Komodo dragon blood leads to new wound-healing discovery for Mason researchers
Posted: April 11, 2017 at 10:51 am, Last Updated: May 11, 2018 at 2:54 pm
Inspired by the Komodo dragon blood’s germ-fighting abilities, George Mason University researchers have created a new way to kill antibiotic-resistant bacteria while spurring the body’s cells to heal cuts faster, according to new research published in the Nature-partner journal NPJ Biofilms and Microbiomes.
The work is the result of a $7.57 million contract from the federal government’s Defense Threat Reduction Agency (DTRA) to discover new bacterial infection-defeating compounds in the blood of Komodo dragons and the crocodilian family of reptiles, which includes American alligators. These reptiles eat carrion and live in bacteria-rich environments but rarely fall ill, suggesting they have strong innate immunity.
“Synthetic germ-fighter peptides are a new approach to potentially defeat bacteria that have grown resistant to conventional antibiotics,” said microbiologist Monique van Hoek, who worked with Mason chemistry professor Barney Bishop on the project. “The antimicrobial peptides we’re tapping into represent millions of years of evolution in protecting immune systems from dangerous infections.”
Under the DTRA grant, the Mason team’s research initially is designed to help soldiers heal faster and protect them from bacterial bioweapons. And as with many products developed for the military, it could eventually also be available in bandages sold at corner drug stores to help heal more mundane cuts and scrapes.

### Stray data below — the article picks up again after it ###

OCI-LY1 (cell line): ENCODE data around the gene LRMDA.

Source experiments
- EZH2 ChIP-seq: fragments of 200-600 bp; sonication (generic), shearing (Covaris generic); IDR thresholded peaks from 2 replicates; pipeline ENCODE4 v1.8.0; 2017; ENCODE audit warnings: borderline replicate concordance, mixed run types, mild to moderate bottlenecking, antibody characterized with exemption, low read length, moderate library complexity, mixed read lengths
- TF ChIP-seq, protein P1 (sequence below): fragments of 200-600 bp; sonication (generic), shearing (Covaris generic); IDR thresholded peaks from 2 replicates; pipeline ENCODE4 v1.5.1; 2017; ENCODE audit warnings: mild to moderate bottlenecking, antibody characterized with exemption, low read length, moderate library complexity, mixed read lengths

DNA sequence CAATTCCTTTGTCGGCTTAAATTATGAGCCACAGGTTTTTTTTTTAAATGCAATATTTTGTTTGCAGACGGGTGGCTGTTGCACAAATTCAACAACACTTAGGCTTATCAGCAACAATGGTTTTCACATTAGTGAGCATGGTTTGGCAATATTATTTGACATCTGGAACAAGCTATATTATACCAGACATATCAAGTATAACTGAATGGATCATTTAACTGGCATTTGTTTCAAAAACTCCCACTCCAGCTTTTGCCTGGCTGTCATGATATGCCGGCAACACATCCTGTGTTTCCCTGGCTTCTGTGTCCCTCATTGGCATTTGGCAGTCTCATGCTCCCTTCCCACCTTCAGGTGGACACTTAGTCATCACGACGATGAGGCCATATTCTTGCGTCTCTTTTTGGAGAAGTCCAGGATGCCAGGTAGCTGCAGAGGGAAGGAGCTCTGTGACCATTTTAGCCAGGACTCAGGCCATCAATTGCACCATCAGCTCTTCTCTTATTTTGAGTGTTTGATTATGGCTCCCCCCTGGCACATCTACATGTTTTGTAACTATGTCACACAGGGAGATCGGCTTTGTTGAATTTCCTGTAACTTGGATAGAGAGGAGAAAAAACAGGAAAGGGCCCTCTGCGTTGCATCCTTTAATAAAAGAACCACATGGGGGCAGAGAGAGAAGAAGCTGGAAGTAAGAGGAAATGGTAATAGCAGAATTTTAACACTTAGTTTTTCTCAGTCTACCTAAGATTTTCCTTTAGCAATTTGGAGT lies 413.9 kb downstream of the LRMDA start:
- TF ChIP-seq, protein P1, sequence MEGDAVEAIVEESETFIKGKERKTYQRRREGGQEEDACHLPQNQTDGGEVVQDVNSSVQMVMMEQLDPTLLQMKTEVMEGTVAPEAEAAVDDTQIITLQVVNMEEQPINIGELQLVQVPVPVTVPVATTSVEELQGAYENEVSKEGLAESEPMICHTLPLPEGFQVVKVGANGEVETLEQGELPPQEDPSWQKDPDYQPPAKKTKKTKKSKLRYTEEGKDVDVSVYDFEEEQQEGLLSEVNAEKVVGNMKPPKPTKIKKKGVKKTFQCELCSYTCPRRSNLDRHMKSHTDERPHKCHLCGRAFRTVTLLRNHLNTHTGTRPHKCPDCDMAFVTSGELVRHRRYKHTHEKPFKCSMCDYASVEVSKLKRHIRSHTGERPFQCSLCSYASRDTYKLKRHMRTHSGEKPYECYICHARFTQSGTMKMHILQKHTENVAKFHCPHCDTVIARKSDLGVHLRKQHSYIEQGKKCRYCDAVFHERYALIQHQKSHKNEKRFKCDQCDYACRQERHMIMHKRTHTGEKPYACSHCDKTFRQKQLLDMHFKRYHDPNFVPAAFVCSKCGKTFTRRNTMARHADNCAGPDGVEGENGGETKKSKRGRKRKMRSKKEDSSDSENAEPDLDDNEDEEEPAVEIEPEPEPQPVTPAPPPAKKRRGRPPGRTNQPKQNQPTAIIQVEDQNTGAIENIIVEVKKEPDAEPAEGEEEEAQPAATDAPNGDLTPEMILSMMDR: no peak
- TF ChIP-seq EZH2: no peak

The inspiration for Mason’s synthetic germ-fighter called “DRGN-1” came from a peptide first found in a Komodo dragon named Tujah, which means seven in Indonesian, who lives at the St. Augustine Alligator Farm Zoological Park in Florida. Tujah was the seventh in his litter.
After creating a new tool and technique to find and sort through hundreds of peptides in Tujah’s blood, the George Mason team discovered one that showed a promising combination of antimicrobial and anti-biofilm properties. Peptides are small protein-like molecules, and some act at the forefront of our body’s innate immune system. They’re the molecules doing battle with infections until antibodies are made.
The researchers found more than 200 Komodo dragon peptides, and it was one of these peptides that provided the inspiration for DGRN-1.
The research team rearranged the peptide’s tiny building blocks, called amino acids, to create a modified, synthetic version of the dragon’s peptide, calling it “DRGN-1” in honor of the Komodo dragon. This synthetic peptide is the first Komodo-inspired peptide the team created in the lab from this research, van Hoek said.
“The synthesized peptide DRGN-1 is not a Komodo dragon’s natural peptide; it’s been altered to be stronger in terms of both potency and stability,” van Hoek said.
DRGN-1 is able to attack the sticky biofilm that protects the bacteria and helps them grow in wounds. After breaking down the biofilm barrier, the synthetic peptide kills the bacteria while simultaneously stimulating the patient’s cells to speed up healing the wound.
“The next steps for DRGN-1 are to develop it into wound-healing products for veterinary medicine before moving to products designed for humans,” Bishop said.
Van Hoek and Bishop founded Antimicrobial Discovery Research in the College of Science to further the research.
The DTRA grant, which includes van Hoek, Bishop and Joel Schnur, has led to numerous research papers, even more peptides under investigation, and a patent portfolio. Along with the American alligator and Komodo, the Mason team has looked at other reptiles including gharials, salt-water crocodiles, Chinese alligators, and Siamese crocodiles. The five-year grant wraps up in February 2017.
The Mason researchers also count the St. Augustine Alligator Farm Zoological Park as a collaborator. Van Hoek helped assess Tujah in his cage when she visited and helped the vet draw blood from an American alligator.
“I definitely didn’t get that close with the Komodo dragon,” van Hoek added. “They are very dangerous.”
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